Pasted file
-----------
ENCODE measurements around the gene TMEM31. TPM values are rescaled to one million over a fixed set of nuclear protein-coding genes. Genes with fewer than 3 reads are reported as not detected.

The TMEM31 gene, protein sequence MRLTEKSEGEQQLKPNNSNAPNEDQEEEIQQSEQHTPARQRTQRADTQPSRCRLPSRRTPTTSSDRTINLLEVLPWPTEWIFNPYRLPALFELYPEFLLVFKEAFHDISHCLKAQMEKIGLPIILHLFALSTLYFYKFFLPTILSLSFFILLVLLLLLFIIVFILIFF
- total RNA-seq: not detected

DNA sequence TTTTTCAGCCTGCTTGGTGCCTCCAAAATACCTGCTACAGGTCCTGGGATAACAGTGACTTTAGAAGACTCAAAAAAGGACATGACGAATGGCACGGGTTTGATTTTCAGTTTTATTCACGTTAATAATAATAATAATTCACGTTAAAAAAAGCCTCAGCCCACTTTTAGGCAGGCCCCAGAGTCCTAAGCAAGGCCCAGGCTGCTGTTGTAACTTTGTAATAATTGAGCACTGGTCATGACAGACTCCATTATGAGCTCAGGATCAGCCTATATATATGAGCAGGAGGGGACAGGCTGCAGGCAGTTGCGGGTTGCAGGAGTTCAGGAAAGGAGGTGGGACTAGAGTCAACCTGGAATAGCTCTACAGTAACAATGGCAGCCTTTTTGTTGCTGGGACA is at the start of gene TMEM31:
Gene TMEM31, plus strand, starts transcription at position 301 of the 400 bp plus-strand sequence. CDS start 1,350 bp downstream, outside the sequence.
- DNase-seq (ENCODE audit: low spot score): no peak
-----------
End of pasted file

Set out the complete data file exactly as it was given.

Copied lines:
ENCODE measurements around the gene TMEM31. TPM values are rescaled to one million over a fixed set of nuclear protein-coding genes. Genes with fewer than 3 reads are reported as not detected.

The TMEM31 gene, protein sequence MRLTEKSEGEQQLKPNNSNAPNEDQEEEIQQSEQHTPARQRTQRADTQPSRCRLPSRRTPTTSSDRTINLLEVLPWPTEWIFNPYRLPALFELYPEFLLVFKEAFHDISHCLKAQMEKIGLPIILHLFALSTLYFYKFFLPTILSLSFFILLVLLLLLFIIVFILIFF
- total RNA-seq: not detected

DNA sequence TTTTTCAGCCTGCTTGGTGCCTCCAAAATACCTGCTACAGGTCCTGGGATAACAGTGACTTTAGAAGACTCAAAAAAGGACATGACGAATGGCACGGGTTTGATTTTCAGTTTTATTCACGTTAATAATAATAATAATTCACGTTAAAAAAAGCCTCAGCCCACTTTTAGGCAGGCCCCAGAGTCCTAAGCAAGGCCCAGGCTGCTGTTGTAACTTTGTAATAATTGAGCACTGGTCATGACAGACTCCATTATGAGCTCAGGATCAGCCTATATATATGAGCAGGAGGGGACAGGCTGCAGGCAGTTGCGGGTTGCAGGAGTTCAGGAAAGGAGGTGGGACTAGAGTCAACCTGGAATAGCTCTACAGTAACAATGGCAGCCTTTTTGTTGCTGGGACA is at the start of gene TMEM31:
Gene TMEM31, plus strand, starts transcription at position 301 of the 400 bp plus-strand sequence. CDS start 1,350 bp downstream, outside the sequence.
- DNase-seq (ENCODE audit: low spot score): no peak